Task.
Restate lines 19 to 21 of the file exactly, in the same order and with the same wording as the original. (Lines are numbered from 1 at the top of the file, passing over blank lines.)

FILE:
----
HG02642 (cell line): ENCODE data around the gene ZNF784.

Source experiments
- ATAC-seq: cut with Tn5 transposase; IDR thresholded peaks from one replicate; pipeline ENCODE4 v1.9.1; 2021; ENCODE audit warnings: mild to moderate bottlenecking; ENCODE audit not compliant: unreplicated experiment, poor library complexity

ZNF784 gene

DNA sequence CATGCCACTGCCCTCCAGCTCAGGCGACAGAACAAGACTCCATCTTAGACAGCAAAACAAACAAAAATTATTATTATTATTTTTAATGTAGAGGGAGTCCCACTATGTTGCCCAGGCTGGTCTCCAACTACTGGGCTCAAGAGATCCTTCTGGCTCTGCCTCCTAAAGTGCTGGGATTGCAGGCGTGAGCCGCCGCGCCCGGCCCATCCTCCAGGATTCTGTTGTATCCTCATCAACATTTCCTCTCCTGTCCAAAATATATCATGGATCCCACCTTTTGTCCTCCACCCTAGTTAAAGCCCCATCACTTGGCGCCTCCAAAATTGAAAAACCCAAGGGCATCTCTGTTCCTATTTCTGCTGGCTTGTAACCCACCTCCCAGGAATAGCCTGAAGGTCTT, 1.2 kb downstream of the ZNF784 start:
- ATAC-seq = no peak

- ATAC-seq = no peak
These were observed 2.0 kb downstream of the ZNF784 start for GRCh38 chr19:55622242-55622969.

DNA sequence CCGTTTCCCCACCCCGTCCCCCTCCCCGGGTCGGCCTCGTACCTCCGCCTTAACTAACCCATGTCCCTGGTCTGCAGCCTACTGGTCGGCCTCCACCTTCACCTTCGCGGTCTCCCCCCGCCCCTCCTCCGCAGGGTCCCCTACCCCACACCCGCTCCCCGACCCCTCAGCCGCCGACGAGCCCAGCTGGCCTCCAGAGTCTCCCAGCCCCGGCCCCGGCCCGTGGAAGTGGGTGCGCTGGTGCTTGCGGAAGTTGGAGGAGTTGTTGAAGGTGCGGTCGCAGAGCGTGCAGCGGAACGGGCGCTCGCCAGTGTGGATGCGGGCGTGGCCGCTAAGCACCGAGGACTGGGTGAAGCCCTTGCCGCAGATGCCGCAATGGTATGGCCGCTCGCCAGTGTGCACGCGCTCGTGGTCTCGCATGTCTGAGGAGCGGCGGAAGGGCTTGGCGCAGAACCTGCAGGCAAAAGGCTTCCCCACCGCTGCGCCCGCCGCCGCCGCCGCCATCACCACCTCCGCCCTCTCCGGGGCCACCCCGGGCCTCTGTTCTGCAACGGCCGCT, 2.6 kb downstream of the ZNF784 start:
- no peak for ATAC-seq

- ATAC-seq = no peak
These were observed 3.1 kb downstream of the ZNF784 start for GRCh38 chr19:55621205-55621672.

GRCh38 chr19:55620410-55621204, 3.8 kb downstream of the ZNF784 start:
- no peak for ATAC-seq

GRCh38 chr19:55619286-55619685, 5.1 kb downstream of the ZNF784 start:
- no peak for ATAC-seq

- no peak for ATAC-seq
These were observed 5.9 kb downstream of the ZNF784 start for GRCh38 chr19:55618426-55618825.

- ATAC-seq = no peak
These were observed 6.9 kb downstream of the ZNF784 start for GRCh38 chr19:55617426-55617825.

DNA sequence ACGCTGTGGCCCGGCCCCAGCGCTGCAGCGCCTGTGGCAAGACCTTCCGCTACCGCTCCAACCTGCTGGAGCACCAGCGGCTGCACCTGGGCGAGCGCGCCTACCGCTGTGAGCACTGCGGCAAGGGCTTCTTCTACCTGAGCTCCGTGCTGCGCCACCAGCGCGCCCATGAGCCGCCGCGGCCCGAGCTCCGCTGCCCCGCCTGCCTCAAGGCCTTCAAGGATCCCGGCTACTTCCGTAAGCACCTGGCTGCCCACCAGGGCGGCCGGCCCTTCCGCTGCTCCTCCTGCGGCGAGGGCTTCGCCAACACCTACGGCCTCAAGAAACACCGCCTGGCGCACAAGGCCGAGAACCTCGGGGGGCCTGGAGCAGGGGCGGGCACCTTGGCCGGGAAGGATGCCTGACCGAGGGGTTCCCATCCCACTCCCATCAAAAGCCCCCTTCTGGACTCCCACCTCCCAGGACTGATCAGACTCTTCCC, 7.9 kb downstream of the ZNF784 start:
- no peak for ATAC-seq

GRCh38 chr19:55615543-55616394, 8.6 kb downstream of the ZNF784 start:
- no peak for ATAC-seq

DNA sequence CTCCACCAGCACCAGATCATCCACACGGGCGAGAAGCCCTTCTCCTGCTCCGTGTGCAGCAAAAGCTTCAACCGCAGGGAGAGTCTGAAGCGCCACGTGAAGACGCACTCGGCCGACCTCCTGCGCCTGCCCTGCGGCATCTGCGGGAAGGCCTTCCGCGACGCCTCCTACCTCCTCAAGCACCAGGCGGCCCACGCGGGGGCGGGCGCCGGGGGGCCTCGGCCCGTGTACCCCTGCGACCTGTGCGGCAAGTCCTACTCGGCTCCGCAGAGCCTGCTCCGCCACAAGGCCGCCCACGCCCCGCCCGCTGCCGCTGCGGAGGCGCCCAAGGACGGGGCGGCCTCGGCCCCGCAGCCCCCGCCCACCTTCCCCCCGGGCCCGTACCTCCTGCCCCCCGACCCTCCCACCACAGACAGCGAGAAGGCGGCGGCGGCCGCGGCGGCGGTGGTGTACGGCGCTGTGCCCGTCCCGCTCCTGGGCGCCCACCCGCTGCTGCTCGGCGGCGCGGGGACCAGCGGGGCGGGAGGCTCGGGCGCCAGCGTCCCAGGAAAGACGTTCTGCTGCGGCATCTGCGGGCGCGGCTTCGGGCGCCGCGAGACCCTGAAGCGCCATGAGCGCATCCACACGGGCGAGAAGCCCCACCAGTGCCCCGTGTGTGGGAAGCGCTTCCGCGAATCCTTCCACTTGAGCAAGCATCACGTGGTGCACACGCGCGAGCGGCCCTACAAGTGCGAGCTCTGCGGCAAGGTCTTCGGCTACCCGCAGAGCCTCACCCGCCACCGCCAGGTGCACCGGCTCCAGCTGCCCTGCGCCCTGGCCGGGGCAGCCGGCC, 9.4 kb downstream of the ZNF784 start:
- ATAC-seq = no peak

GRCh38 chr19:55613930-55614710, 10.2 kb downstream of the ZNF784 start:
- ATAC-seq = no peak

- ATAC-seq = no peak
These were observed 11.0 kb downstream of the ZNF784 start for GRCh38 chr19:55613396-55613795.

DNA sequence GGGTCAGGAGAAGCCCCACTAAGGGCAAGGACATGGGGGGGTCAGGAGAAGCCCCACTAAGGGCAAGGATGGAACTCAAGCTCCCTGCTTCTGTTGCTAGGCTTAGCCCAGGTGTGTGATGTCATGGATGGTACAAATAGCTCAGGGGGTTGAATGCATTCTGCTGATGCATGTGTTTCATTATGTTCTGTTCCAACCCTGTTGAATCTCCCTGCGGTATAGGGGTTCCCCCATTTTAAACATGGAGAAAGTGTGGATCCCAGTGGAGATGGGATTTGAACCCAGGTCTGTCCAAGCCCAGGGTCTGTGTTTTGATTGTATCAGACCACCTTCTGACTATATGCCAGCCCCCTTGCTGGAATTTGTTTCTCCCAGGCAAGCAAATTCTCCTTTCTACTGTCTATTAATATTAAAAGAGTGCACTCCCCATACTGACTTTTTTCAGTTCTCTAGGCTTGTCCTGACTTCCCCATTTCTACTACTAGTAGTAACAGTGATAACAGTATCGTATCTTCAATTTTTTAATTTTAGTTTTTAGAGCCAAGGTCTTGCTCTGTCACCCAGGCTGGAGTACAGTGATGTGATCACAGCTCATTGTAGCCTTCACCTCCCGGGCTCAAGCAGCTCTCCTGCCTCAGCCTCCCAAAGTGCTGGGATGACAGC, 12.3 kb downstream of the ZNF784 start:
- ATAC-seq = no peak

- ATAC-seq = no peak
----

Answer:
- ATAC-seq = no peak
These were observed 6.9 kb downstream of the ZNF784 start for GRCh38 chr19:55617426-55617825.

DNA sequence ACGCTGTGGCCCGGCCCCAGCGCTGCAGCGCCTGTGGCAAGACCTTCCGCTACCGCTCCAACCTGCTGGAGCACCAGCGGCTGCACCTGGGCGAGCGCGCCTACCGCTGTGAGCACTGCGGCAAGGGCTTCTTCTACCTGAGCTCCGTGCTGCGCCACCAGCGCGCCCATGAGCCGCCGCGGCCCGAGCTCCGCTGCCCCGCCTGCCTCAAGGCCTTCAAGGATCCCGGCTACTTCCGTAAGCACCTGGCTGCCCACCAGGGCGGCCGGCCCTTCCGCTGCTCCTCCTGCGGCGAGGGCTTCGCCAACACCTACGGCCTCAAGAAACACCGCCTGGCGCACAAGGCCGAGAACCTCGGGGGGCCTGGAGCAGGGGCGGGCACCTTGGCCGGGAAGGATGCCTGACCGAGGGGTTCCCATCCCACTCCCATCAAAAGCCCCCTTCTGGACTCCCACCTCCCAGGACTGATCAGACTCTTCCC, 7.9 kb downstream of the ZNF784 start: